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"What Every Woman Knows"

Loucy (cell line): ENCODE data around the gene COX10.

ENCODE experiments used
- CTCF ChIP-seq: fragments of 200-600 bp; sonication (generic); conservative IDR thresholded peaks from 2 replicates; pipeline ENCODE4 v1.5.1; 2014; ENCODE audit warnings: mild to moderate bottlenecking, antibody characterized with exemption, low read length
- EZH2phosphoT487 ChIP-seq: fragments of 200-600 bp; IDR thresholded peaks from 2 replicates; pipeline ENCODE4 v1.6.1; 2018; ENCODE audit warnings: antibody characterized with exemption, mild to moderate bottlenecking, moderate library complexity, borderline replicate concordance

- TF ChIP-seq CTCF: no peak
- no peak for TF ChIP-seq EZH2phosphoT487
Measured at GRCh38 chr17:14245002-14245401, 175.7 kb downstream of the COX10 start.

225 THIRD STREET ý ý<" ft - }ý1 BATON ROUGE, LA Historical Items Culled From Home and Abroad Taxes were once paid the parish of East Baton Rouge in aligator skins. This privilege was granted to en courage the destruction of the rep tiles whose depredations caused great loss to early settlers in cattle and hogs. Coon skins were passed from hand to hand as currency at one time and there is a record in the office of the Clerk of Court showing that a lot of ground at the corner of what is now Church and Convention streets was sold for 200 coon skins. The first good roads movement in I this section was about 1847, when a l corporation was formed to cause a plank road from Baton Rouge to i M.linton to-be Fonitructed. The proj- .1 ect was entered upon in a spirit of t intense enthusiasm and six miles of a t Ssmooth bridge like plank road com- t pleted, then as either sufficient money I was not forthcoming or enthusiasm I died out the work was suspended. c Up to the time of the Civil war the s completed portion was yet in good s condition but neglect and passage of v heavy guns and army wagons ruined (I it beyond repair. I e -The first attempt at forming an a agricultural society in this parish was 1 made in 1834. A charter was obtain- n ed and a society formed largely ti through the efforts of Judge Charles h Tessier. The society existed for h some years and during its life several h fairs were held among which was a t State fair reported by newspapers of A the period as a grand and successful I affair. U 2 At one time during the early life v of Baton Rouge a street or alley ran ( from Main to North streets through t the center of the square between La- t fayette and Front streets and it was 1 crowded by bar rooms, gambling c shops and dance houses and patron- r ized principally by flat boat and raft rum and troops generally. That was said to be the wickedest spot, with the exception of "Natchez under the hill" along the entire Mississippi riv er. It was destroyed with several other blocks, during the gieat con flagration of the early "forties" and the street closed for evermore. The first newspaper published in Baton Rouge, the Gazette, was issued in 1817. It was an eight colmun, four page paper in French and Eng lish and was first owned by Stephen Henderson who was succeeded by a Mr. Heuston, a spicy writer, who was killed in a duel which grew out of an editorial in which bitter personalities were indulged. Among later editors were John R. Dufrocq who sold out to become Mayor, T. B. Thorp, por trait painter and author of Tom Owen the Bee Hunter and the artist who painted the portrait of General Tay lor which for years occupied a place on the walls of the House of Repre sentatives. He also painted battle scenes of the Mexican war, some of which are in the library of the L. S. U. Thorpe was succeeded by Philip Hickey Morgan, who held down the editorial chair for a few months only when he was called to other duties. Mr. James. 'Gayle, a young lawyer, managed the editorial department un til the ancient journal passed into the hands of McWhorter who after a heated political campaign in which he represented the Whig party sold the paper and printery to Mr. Geo. A .Pike who consolidated it with the Daily Comet. It' thereafter appeared under the hyphenated title of "Ga zette and Comet." The twin papers were published regularly during the Civil war and until 1868 when publica tion was suspended, owing to hard times accompanying reconstruction. The Gazette was published- continu ously for seventy-one years without missing a single issue. Items of Local Interest REST ROOM The following is the report read by the Rest Foom delegate, Mrs. Elmo Badley, in Hammond, 6th District Convention, March 30. Baton Rouge, La., March 29, '22. To the President and Members of the Federation of the Sixth District: The Rest Room at No. 550 Lafa yette street continues to furnish a place of rest and comfort to the weary and out-of-town shoppers; those wait ing to fill appointments with physi cians, dentists or eye, ear, nose and throat specialists and to visitors wish ing to refresh themselves. The Exchange department carries its usual assortment of hand-made articles for sale and the cafeterai for working girls serves the same whole some and well prepared noon meal for 26c. "Aunt Kate, " Mrs. Temple, our matron, is still with us, guarding, managing and financing household conditions. The Rest Room is meet ing its original obligations and serv ing in a capacity that no other insti tution does in the City of Baton Rouge. ------"Say it with Subscriptions "Say it with Subscriptions." THE LITTLE TOWN OF DIXIE. A recent drive up to thue thriving Itown of Dixie in North Baton Rouge, convinced us that this is one of the busiest and most progre3sive little cities in this vicinity. One is struck with the autos and other conveyances standing around whils the the stores are crowded with people who reside in the neighborhood, taking advant age of the prices of goods offered in "the stores, which are up to date, car rying a large stock of the best goods I in the maket. The Dixie Mercantile "Company carries a stock of the best dry goods, hardware, groceries, tires, setc., and Mr. M. Grumbach,)the genial manager, is extremely popular with all classes. A lot has been purchased to house the fire apparatus, the equipments have all been received and soon Dixie will boast of a first class fire depart ment. A movement is on foot to have a high school building in Dixie and -plans are being made to establish same. The school at Istrouma has at present 600 pupils, and it is deemed necessary to build another school which would be used as a high school, while the Istrouma school would be for the primary grades. The citizens of this progressive lit tle city are up-to-date and take a great civic pride in their neighbor hood, which soon will be an import ant centre in that section. MISS VALLIE M. SEITZ WINS PRIZE OF $200 Miss Vallie M. Seitz won the first prize in a contest given by the Bank er's Supply Co. of Chicago for the best six advertisements printed in local papers to advertise the Super Safety bank checks. Miss Seitz rep resented the Louisiana National Bank and won ove rall contestants in the United States. Miss Seitz is considered one of the brainiest women in Baton Rouge and has been a successful winner in many contests. Baton Rouge is proud of her and congratulates her upon her latest success in winning the reward of $200. -0-- CATHOLIC DAUGHTERS OF AMERICA. Court Marie Louise No. 60, Catho lic Daughters of America is making headway with great rapidity. In the fifteen years of the organization of this Court many deeds, tho' seeming ly small, aggregate a total of which the Court is indeed proud. This great order underlies Unity and Char ity, and towards these ends does each member strive in all . nelt to reach. Opportunities are always affording further, charitable work, though hardships and difficulties are involved in such proceedings. Sub stantial contributions are, from time to time, being made by the enthusi astic members who are ever ready and willing to give their time, as well as a portion of their earnings to contribute to causes which the Court is always ready to assist. The membership of the Catholic Daughters of America is greatly in creasing by the steadfast and earnest work and kindly cooperation of the membership at large. There is a social side of the Order of the Catholic Daughters of Ameri ca, of course religion being its in centive motive. Plans are always be ing made to increase social activities among the members, for the spirit of good-fellowship must prevail among the Sisters of any Order. Budgets are made at the beginning of each year, so each 'ionth has some spe cial work which must be performed. Committees are being chosen from time to time and new thoughts are forever being sought which affords new inspirations for the betterment of Catholic Womanhood. During the period of each year several initiations are held. The ini tiations have been a marked success, for each new member feels great pride in being permitted to be a part of the Court, so with each additional initiation the Court feels as if she has greatly succeeded in creating and promoting spirits worthy of the or ganization of the Catholic Daughters of America. Wanted--Moonlight and Zephyr.. Dan Cupid shows signs of being af flicted with the hook-worm. There are in the United States about ten million unmarried males above the age of twenty; and half as many fe males. We need more spring climate in which "a young man's fancy light ly turns to thoughts of live." ri )) FRANK&B/TO "Straw K Wties We Have One Here That Will Fit Your Head, Taste and Pocket ook! Look Over the New Straw Novelty in Grey. Our Windows and Shelves Are Brim Full. Make Your C ice of a DUNLAP CLEANING HINTS. Call upon your grocer or druggist to see what cleaners he offers you to make work easier, but remember to use these sparingly if you would save the finish on your belongings. Carpets and rugs may be beaten and washed. In the stiff ones be careful not to wet enough to soak up the glue backs in which case they will not lie smooth. It is better to make a soap jelly rather than to use the cake of soap as the latter is likely to streak the rug. Rinse it off and wipe dry after you have cleaned a small portion, before you proceed with the rest of it. To re-oil your dust cloth use the lighter weight mineral oil, or motor oil. Pour some into a can, put the cloth in, and cover, leaving it two days until it has absorbed and equal ized the oil. Such cloths are com bustible. Keep in ventilated places, or better yet, in a non-burnable con t tainer. o Your leather bottom chairs need a o few drops of castor oil rubbed in and e wiped off the leather to keep it from becoming too dry and cracking. r If a crust of lime hardens on the e porcelains in the bath room, this P may be removed by muriatic acid. 1 Pour it drop by drop, over the spot e and remove the lime with eloth-cov e ered stick. Do not let the muriatic Sacid stand on the porcelain lest it Ieat into the ware. Use generous Sfloods of water to wash away the muriatic acid as it is not good for the pipes nor the porcelain if left a standing in them. r If the burners of the gas stove be Scome clogged, they should be taken . out, brushed, placed in a large pan - and boiled in water containing lIe. ,Then rinse, wipe, place back in stove - and dry by lighting the gas. O WORD TO THE WISE. Fine checked gingham makes pret ty draperies for bedrooms, and kitch en windows. To eliminate the petticoat from the Swardrobe, sew ruffles about the knee t of each bloomer leg. Let them drop Sthe length of the skirt. Thele is nothing more practical and t labor saving nor nobbier looking than the black dress for the small miss. Black taffeta for best and sateen for every day. Colored bindings, ap t pliques or yarn designs may add the color touch to brighten. HAPP THOUGHT. Not: We are set-let's go! . But: We are set-let's sit! e soo * ** WEAR-EVER ALUMINUM On or before n April 8th TRADE MARK MADE IN U. S. A. A most useful utensil for YOUR kitchen You KNOW the all-round usefulness of a . "Wear-Ever" two-quart Double Boiler at the double boiler, its value in preparing cereals, special price of $1.98. Get one of these most sauces, puddings and a host of other dishes. useful Double Boilers TODAY. Let it show But what we want you to know is the DIFFER- you how "Wear-Ever"utensils keep food flavor ENCE between "Wear.Ever" utensils and the IN and fuel costs DOWN. Let it show you al ordinary thin, flimsy aluminum utensils that so, in the years and years of daily service it will have little more than a bright finish to com- give you, that it pays to replace utensils that mend them. That is why we offer this wear out with utensils that "Wear-Ever." Sa "Weareor" utensil that costs $1.00 wer made only slihtly letss thick and of metal a very little softer-a difference in hard. aas and thickness you could not tell by looking at the utensil nor by feelia it-that $1.00 "WearEver" utensil could be sold to you fer lea than 70c-a fact worth remembering It you are tempted to h aluminum utensils simply because they are sheap. Sale Now No Phone or C. 0. D. Going On Orders. 441 Lafayette Street.